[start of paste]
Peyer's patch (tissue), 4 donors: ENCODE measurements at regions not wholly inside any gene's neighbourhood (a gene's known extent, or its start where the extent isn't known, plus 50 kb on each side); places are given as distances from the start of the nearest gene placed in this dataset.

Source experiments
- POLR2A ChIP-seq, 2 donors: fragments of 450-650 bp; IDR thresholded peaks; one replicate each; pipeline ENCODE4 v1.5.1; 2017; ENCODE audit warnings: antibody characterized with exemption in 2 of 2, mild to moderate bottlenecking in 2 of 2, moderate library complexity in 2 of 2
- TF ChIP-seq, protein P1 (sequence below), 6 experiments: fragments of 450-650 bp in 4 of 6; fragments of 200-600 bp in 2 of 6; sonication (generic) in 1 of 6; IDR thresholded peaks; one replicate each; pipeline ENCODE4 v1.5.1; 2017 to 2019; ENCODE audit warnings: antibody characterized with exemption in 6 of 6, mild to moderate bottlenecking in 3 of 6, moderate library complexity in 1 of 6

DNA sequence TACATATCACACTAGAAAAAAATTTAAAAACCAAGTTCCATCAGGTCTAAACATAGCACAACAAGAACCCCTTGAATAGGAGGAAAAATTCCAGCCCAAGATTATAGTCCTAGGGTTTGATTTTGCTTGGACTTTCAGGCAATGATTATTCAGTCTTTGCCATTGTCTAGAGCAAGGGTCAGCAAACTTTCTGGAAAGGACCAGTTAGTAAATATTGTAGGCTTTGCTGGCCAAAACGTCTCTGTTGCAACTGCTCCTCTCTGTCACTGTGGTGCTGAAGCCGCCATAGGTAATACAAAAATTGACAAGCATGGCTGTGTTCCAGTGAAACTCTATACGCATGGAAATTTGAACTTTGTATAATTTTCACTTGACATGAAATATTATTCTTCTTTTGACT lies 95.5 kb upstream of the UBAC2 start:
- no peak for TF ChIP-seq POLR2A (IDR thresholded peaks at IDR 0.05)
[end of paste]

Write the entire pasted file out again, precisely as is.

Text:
Peyer's patch (tissue), 4 donors: ENCODE measurements at regions not wholly inside any gene's neighbourhood (a gene's known extent, or its start where the extent isn't known, plus 50 kb on each side); places are given as distances from the start of the nearest gene placed in this dataset.

Source experiments
- POLR2A ChIP-seq, 2 donors: fragments of 450-650 bp; IDR thresholded peaks; one replicate each; pipeline ENCODE4 v1.5.1; 2017; ENCODE audit warnings: antibody characterized with exemption in 2 of 2, mild to moderate bottlenecking in 2 of 2, moderate library complexity in 2 of 2
- TF ChIP-seq, protein P1 (sequence below), 6 experiments: fragments of 450-650 bp in 4 of 6; fragments of 200-600 bp in 2 of 6; sonication (generic) in 1 of 6; IDR thresholded peaks; one replicate each; pipeline ENCODE4 v1.5.1; 2017 to 2019; ENCODE audit warnings: antibody characterized with exemption in 6 of 6, mild to moderate bottlenecking in 3 of 6, moderate library complexity in 1 of 6

DNA sequence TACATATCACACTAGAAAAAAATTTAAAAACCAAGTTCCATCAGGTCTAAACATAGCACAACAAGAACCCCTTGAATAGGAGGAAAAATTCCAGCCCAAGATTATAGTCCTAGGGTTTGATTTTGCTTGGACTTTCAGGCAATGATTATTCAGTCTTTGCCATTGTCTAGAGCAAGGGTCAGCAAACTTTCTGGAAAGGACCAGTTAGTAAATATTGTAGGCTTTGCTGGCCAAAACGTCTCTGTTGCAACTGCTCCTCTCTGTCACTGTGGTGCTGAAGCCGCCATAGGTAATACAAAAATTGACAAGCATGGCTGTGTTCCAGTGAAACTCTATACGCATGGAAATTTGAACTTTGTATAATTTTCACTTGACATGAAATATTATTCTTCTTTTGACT lies 95.5 kb upstream of the UBAC2 start:
- no peak for TF ChIP-seq POLR2A (IDR thresholded peaks at IDR 0.05)